In Call for the Dead, Smiley finds himself investigating the death of a civil servant who has only just been subjected (and passed) a security check by Smiley himself. He has apparently killed himself, but Smiley smells a rat and chases down the truth from leafy suburbia to dingy London pubs and Thames side garages. He is nearly killed twice but manages to survive with his wits, his outstanding spy-craft and the help of Mendal and Guillam (trusty side-kicks who will be familiar to Tinker, Tailor fans). I read the book in a hill-top town called Ravello on the Amalfi coast on a day when the whole place was blanketed in cloud and I think that rather helped me to get in the mood. I could just about see the page although neither I nor anyone else could see normal things like buildings and pavements.
The day after (and with a little more sunshine), I dived straight into A Murder of Quality. This is a strange novella for Smiley to have become embroiled in as it is really a straight forward murder mystery, with elements of spy wallpaper. It is not about espionage. Rather it is about the brutal murder of a non-conformist teacher’s wife in a public school. It deals, as Le Carre is wont to deal (and indeed, there is no reason why he shouldn’t) with the overwhelming significance of class in British society – its power to shape and distort and dehumanise.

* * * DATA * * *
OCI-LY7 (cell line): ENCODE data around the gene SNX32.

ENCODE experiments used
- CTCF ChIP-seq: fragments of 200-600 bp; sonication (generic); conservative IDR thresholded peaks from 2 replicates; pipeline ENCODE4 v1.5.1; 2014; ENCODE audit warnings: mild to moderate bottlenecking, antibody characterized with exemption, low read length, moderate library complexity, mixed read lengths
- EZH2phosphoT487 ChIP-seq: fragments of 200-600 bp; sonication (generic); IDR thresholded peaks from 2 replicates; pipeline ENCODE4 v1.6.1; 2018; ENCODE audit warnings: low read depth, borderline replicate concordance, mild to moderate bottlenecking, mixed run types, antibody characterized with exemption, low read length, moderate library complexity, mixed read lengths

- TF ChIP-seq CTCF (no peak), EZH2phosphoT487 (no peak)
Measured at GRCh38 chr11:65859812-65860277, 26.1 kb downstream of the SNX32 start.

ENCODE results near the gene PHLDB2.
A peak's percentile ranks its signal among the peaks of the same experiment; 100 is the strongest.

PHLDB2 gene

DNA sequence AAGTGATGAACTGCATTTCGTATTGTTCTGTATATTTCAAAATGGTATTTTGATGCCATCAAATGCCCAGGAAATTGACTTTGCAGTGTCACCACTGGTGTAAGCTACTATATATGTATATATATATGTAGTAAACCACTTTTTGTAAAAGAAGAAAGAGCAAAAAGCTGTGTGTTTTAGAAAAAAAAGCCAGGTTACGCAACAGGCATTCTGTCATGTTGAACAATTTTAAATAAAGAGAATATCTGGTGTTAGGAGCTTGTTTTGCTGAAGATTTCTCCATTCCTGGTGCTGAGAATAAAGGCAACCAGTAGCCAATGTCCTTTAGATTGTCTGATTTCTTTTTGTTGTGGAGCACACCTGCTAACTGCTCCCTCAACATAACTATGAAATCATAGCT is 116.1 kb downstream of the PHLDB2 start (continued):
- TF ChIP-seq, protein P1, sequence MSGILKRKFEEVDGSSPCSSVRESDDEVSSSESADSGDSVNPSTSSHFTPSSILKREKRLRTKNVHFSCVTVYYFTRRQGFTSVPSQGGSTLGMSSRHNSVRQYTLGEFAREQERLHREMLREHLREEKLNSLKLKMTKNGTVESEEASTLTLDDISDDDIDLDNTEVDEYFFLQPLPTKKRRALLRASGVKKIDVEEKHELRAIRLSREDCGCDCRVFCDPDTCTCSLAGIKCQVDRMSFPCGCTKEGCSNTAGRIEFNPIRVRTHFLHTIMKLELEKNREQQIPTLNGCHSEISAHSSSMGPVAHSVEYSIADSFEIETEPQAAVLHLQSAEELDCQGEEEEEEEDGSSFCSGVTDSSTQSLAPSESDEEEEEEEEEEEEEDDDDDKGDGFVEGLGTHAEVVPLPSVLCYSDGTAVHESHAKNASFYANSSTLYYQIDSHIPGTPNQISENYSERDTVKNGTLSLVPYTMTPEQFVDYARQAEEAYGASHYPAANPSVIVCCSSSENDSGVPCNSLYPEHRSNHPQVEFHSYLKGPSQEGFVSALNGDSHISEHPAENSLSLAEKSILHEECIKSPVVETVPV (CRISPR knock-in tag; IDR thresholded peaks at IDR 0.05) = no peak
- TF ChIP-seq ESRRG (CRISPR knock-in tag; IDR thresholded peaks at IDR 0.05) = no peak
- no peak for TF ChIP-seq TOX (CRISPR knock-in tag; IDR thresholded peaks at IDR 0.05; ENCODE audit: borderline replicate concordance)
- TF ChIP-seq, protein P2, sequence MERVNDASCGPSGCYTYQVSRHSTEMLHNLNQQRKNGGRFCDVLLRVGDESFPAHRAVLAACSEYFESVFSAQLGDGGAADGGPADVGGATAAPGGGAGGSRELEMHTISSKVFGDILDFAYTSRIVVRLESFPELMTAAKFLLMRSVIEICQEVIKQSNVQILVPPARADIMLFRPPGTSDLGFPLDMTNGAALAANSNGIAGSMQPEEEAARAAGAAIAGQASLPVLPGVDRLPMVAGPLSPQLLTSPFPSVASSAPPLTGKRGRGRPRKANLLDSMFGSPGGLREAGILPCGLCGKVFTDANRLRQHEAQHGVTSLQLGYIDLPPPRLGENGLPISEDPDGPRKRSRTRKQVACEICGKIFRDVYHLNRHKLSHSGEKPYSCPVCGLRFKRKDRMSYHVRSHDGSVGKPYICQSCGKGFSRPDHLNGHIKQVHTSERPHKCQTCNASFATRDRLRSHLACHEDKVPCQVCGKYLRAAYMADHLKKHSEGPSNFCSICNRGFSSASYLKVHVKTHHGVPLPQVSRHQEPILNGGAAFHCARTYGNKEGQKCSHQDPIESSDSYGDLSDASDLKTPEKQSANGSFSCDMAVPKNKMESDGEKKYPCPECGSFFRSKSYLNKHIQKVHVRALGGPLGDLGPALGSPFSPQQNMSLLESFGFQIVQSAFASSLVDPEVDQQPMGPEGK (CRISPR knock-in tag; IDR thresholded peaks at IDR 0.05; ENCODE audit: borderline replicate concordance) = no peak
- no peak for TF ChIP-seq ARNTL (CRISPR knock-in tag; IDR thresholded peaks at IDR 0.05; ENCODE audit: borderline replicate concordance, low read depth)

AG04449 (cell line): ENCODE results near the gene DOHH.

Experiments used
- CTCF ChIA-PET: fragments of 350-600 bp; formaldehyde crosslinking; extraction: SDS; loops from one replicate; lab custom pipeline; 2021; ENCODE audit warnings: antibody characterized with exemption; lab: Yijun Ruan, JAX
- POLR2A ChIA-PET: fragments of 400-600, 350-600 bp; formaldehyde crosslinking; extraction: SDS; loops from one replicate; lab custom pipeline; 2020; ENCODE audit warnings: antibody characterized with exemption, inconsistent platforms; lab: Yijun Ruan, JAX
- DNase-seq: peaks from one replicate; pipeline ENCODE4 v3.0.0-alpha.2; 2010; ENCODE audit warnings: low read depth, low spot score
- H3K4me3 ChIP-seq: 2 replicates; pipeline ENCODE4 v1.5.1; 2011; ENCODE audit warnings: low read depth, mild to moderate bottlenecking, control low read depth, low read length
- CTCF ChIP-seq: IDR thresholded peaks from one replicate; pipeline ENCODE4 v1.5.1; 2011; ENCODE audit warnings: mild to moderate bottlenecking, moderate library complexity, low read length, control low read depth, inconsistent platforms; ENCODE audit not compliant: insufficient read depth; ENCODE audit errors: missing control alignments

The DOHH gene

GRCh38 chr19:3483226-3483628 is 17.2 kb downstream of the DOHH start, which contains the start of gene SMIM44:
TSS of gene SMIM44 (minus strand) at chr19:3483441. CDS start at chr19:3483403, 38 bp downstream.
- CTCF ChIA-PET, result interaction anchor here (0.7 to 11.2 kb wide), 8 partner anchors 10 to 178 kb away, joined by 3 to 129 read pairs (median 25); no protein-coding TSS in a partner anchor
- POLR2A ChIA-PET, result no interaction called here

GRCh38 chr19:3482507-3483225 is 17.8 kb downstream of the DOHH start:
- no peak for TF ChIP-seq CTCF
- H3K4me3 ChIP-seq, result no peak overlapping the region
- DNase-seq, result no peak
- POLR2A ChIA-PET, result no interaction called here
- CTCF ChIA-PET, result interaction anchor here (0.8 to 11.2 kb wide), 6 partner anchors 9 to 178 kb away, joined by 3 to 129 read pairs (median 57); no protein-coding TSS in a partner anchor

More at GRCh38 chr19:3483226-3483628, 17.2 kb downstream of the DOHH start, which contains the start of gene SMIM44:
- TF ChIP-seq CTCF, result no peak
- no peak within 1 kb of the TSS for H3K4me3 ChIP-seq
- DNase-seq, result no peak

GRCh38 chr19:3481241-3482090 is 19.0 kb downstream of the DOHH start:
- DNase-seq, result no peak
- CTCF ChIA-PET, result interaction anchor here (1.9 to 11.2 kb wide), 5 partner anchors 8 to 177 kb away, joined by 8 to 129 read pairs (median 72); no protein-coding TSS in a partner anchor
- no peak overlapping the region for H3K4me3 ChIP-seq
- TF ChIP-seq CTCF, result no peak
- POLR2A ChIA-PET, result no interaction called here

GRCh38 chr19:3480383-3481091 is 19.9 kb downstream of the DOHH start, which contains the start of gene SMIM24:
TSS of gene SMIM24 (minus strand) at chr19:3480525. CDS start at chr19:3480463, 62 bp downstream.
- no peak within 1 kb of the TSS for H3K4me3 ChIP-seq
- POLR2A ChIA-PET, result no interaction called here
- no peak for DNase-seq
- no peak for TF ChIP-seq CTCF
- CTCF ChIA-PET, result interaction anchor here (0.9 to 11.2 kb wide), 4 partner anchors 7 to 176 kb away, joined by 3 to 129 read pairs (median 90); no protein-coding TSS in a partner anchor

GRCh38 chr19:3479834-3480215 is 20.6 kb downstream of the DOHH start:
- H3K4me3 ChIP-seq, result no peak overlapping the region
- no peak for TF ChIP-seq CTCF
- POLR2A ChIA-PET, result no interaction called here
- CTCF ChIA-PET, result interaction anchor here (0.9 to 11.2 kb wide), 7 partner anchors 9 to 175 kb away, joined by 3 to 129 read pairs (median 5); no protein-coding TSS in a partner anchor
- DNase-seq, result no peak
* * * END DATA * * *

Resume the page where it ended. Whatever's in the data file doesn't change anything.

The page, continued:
These are simple easy books but they show how Le Carre never lets his standards slip. The writing is fluid and excellent, always saying just the right amount and never too much. His books are always about something and he never falls into the trap of thinking that because he has a genre that means that there is no need for substance or thought.
Smiley is a character who has repaid strenuous effort and thought on his creator’s part. He is a complex and flawed wonder. One can’t help but slightly take the impression that Smiley is an idealised version of Le Carre himself. He is divided between the intellectually curious academic and the sharp-eyed, sharp-witted memoriser of dangers, the wounded cuckold with much to prove and the Smiley who actually wants to win and to be the best. His social position is deliberately ambiguous, as Le Carre puts it in Call for the Dead “Smiley, without school, parents, regiment or trade, without wealth or poverty, travelled without labels in the guard’s van of the social express”. His cleverness and reserved nature and loyalty to those who deserve it make him lovable, but equally he is a most flawed hero. Both Call for the Dead and A Murder of Quality testify to this. I will not say how as I don’t want to spoil the books for readers of this blog – but he emerges at the end of both of them a little more shadowy than before.
Readers of this blog may recall that I have had a foray down the path of espionage before, and very much enjoyed it, here.